Pakenham in the early 1900s

Serviced by the Gippsland Railway, Pakenham East developed into the District’s main centre, with most of the facilities and institutions of a small country town. In addition to the railway station and a few local businesses, the town had a post and telegraph office, police station (complete with a resident “mounted constable” who patrolled the district on horseback), several churches, state and Catholic schools, a mechanics’ institute and free library, a doctor’s surgery, pubs, public halls, a recreation reserve, cricket and football clubs, picnic racing club (which used one of the Bourke family’s paddocks for race meets); horticultural society and a Progress Association. In 1902, the Berwick Shire relocated its chambers to Pakenham. Although considerably smaller, Pakenham Upper, Pakenham South and Pakenham North (Toomuc Valley) each had its own school, post office and strong sense of local identity. By 1911, the first Commonwealth census reported a total of 858 residents living in the district (Commonwealth Statistician 1911 Volume III Part XIV, p. 2279).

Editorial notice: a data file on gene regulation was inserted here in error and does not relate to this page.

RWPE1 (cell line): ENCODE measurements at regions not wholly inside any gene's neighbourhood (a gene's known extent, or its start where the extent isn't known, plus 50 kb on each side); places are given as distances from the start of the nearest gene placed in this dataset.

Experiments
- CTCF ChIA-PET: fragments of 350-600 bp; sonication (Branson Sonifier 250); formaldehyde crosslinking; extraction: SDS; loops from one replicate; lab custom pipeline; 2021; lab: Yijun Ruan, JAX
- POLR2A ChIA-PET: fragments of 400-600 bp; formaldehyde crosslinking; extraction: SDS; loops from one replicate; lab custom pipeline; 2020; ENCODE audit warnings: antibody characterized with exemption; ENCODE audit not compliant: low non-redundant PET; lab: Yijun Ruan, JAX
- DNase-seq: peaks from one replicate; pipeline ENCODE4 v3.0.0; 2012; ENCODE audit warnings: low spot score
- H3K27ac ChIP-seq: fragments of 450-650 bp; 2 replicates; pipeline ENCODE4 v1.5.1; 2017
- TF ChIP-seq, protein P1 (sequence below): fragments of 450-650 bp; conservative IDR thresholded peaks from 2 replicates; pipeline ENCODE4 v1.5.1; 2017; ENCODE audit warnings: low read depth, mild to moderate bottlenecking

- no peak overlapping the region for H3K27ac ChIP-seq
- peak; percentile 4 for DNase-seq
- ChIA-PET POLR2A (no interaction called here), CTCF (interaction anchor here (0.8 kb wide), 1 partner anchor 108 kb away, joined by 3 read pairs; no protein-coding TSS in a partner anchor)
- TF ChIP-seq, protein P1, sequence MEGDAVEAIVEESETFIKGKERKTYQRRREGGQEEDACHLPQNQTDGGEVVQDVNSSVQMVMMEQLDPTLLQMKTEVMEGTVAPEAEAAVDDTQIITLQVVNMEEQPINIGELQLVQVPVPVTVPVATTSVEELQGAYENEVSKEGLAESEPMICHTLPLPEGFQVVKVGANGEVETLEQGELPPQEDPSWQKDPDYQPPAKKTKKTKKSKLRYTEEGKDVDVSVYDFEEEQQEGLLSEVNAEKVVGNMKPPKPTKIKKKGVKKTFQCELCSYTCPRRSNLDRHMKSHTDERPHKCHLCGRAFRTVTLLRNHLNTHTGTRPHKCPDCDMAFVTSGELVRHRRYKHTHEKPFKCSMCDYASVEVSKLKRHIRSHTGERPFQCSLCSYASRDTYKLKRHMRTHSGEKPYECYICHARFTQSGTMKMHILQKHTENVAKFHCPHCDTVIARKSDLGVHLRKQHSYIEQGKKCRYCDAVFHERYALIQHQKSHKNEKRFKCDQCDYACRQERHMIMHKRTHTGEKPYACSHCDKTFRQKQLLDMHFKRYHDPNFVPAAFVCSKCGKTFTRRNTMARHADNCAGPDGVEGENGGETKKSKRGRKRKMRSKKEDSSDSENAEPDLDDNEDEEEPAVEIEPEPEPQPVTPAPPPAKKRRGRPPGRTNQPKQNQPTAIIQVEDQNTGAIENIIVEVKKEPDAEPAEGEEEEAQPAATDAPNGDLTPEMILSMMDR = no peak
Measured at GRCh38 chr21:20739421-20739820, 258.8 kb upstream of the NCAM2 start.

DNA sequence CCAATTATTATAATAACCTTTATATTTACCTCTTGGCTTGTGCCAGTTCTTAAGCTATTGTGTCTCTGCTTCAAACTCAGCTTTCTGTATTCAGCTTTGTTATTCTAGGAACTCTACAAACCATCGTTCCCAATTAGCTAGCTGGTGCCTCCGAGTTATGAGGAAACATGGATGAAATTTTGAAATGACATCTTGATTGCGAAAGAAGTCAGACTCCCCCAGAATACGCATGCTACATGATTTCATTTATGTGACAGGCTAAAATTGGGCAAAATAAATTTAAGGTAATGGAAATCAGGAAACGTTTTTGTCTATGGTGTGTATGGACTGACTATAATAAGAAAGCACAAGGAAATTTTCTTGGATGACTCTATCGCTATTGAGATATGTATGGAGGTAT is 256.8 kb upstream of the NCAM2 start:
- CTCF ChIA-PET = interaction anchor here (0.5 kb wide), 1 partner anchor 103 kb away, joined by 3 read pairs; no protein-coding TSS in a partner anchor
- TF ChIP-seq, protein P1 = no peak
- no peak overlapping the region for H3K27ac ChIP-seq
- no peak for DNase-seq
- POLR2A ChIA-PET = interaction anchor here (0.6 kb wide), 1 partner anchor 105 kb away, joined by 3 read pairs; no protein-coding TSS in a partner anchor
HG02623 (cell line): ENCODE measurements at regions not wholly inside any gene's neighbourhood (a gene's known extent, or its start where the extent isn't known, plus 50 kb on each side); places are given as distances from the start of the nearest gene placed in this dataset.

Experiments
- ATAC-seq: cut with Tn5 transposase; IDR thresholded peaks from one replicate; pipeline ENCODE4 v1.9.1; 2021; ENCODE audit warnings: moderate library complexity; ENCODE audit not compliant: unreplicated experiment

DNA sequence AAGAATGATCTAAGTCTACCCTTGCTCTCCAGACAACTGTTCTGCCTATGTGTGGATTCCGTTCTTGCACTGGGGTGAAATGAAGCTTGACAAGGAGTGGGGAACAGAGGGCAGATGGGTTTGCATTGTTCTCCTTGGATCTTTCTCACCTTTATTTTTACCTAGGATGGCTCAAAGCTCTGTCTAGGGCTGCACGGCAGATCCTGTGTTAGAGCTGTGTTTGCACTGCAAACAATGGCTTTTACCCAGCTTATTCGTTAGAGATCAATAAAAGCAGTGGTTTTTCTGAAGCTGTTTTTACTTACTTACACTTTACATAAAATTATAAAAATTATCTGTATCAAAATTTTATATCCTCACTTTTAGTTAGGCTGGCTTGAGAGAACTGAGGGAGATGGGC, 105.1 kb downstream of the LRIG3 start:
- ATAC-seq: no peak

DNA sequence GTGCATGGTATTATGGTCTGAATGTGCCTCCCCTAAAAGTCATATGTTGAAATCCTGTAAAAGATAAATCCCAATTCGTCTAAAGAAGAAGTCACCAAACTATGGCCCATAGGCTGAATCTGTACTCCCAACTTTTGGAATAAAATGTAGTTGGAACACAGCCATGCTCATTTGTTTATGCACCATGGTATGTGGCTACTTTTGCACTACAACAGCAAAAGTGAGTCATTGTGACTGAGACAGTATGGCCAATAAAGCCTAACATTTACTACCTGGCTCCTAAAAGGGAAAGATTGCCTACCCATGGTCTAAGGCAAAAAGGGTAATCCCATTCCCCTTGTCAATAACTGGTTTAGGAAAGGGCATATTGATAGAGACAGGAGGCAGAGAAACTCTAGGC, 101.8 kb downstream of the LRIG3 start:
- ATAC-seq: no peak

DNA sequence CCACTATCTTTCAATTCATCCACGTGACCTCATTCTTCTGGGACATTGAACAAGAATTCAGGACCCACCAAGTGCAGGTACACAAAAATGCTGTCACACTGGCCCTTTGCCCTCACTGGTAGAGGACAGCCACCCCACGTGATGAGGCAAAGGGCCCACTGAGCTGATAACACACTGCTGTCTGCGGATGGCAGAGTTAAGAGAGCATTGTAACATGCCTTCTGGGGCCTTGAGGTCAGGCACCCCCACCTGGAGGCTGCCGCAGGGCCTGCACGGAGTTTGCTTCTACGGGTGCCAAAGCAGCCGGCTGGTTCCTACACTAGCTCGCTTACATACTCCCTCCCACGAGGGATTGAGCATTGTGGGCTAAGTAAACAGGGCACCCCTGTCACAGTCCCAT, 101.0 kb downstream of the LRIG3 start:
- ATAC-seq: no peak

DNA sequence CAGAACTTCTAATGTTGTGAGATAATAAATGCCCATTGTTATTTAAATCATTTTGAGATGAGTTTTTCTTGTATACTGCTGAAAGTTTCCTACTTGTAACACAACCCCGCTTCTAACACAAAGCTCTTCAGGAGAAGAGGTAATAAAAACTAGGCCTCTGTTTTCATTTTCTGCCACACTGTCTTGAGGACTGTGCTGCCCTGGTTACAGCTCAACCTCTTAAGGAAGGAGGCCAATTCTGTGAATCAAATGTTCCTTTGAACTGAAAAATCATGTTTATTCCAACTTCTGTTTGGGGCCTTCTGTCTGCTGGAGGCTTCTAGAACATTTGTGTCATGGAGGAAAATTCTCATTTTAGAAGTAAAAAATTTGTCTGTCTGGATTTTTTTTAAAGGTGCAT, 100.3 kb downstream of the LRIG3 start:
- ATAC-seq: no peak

Above: Pakenham Main Street c. 1911. Courtesy of State Library of Victoria (H82.96/138)

© 2018 Berwick - Pakenham Historical Society. Proudly created with Wix.com